Number of Spanish-Speakers In The U.S. – Lots Of Guesses
By Frank Gómez
Ask 10 people how many people speak Spanish in the United States and you will get 10 different numbers. They range from the very vague “Oh, 10 million or more,” to a high of “about 55 million.” The Research Institute of United States Spanish (www.riuss.org) estimates that there are 40 million Spanish speakers in the U.S.
Now, getting the number right is important. Advertisers spend hundreds of millions of dollars every year to reach Hispanic consumers. Banks have ATM machines that transact business in Spanish – and other languages. And companies, hospitals, service organizations – you name it – have that pesky telephone message to push 1 for Spanish.
In early July, Bustle carried an article about the failure of the White House to restore the Spanish language website that it took down hours after President Trump took office. The article, however, cited an Associated Press analysis of White House Spanish language tweets that found many errors in grammar, spelling and vocabulary.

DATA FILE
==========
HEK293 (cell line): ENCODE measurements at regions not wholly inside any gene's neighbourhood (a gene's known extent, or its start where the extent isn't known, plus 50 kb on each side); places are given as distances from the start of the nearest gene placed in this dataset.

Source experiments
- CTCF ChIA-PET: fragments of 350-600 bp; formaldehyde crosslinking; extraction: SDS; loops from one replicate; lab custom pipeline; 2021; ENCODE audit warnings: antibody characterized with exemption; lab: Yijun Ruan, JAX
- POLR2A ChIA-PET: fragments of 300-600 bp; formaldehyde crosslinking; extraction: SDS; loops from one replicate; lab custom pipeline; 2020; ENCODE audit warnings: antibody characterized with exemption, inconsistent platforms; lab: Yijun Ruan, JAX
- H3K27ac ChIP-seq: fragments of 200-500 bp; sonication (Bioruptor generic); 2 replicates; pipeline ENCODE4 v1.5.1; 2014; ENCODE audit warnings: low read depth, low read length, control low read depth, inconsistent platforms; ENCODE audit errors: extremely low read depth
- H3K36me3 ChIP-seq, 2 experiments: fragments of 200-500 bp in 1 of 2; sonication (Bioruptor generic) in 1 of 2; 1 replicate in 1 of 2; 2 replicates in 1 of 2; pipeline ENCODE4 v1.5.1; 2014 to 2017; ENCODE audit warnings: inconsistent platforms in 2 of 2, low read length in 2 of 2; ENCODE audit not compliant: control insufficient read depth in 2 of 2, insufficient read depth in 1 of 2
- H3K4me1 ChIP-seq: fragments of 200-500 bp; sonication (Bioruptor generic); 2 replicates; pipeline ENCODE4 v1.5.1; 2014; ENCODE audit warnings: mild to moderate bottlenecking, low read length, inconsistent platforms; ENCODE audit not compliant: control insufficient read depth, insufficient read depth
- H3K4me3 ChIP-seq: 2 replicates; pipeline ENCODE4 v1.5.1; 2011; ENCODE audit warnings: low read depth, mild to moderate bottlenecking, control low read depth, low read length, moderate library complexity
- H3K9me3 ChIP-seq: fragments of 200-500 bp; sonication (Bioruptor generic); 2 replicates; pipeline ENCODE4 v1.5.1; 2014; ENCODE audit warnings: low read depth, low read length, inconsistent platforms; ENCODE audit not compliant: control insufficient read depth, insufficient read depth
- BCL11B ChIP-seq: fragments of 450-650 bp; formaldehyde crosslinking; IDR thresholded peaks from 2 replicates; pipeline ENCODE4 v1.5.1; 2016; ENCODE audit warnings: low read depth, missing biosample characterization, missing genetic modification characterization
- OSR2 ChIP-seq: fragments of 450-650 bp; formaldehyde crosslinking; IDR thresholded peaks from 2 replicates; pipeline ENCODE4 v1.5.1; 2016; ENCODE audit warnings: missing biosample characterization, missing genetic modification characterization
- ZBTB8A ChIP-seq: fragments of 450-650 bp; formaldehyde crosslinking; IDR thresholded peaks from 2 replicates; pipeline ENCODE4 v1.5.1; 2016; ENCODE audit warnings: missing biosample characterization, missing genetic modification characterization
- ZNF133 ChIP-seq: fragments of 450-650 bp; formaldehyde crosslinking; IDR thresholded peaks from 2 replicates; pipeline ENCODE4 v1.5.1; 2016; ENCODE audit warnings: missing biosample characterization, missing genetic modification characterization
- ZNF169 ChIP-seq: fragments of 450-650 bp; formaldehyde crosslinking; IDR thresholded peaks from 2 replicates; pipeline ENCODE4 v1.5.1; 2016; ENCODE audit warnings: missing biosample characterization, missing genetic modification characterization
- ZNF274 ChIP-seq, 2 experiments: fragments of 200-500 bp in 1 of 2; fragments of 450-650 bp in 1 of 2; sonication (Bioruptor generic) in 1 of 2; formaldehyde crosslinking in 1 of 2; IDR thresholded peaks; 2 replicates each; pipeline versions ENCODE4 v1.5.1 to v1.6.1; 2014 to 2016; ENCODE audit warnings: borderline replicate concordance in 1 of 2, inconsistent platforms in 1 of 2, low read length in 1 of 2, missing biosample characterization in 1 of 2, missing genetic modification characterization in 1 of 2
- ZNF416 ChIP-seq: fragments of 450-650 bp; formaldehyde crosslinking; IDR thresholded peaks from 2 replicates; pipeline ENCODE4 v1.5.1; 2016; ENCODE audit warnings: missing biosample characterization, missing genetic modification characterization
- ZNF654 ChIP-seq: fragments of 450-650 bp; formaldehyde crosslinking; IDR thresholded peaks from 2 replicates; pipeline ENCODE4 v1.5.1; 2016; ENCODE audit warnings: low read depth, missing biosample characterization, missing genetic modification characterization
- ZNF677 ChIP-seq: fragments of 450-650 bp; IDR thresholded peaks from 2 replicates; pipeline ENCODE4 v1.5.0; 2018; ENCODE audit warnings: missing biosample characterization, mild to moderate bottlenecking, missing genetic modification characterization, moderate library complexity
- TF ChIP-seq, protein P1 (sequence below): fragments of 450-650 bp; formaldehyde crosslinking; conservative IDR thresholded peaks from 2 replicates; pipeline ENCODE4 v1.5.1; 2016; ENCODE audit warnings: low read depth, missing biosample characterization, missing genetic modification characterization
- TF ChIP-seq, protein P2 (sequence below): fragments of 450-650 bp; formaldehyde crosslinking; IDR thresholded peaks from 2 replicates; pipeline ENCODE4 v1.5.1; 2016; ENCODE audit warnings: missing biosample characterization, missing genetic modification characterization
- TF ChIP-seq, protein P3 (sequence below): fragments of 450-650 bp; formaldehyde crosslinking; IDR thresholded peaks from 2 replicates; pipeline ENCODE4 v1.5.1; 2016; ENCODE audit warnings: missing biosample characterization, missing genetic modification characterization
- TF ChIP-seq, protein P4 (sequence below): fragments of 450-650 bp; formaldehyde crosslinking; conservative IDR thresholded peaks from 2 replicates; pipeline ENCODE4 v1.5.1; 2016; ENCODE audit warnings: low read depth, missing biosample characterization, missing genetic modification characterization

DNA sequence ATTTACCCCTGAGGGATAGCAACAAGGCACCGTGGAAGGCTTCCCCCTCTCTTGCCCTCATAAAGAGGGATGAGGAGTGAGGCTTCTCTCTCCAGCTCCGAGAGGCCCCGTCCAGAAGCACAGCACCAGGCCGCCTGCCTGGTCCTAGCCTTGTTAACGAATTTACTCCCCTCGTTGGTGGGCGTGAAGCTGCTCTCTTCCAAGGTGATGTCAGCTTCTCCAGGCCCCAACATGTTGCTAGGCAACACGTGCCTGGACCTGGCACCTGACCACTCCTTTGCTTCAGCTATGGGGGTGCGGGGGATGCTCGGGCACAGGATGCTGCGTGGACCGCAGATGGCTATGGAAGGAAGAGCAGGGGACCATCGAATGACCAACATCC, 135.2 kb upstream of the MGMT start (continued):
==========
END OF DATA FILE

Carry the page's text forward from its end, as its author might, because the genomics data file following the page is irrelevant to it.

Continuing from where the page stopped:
But what caught my eye was this statement in the article: “At a 2015 Republican primary debate, Trump said that ‘this is a country where we speak English, not Spanish.’ That same year, the research firm Instituto Cervantes found that the United States is home to 52.6 million Spanish speakers, more than in all of Spain.”
The biggest problem here is that 52.6-million figure. It may have come from the Instituto Cervantes, but regardless it is inaccurate. Most reliable reports, including the United States Census and the Pew Hispanic Center, say the figure is about 35 million. The 52.6 million approximates the nearly 59 million Hispanics in the country today; cite a number a few years back and maybe that is what you find.
Another problem is that the Instituto Cervantes is not a research institute. It is a very prestigious and highly respected arm of the Government of Spain that promotes Spanish culture and the Spanish language around the world. Why the reporter chose to go to the Instituto Cervantes boggles. While we should applaud the AP for an important story, we should also decry its scholarship.
And finally, then candidate Trump’s statement about “… we speak English, not Spanish” belies an important reality in our country. We are not monolingual. We are, in fact, a very bilingual country, albeit not officially bilingual like Canada. We should take our cue from Canadian Prime Minister Justin Trudeau who speaks fluent French and English. His government – his country – celebrate diversity and the contributions of immigrants, including Spanish-speakers.
Frank Gómez is a founding member of the board of directors of the Research Institute of United States Spanish.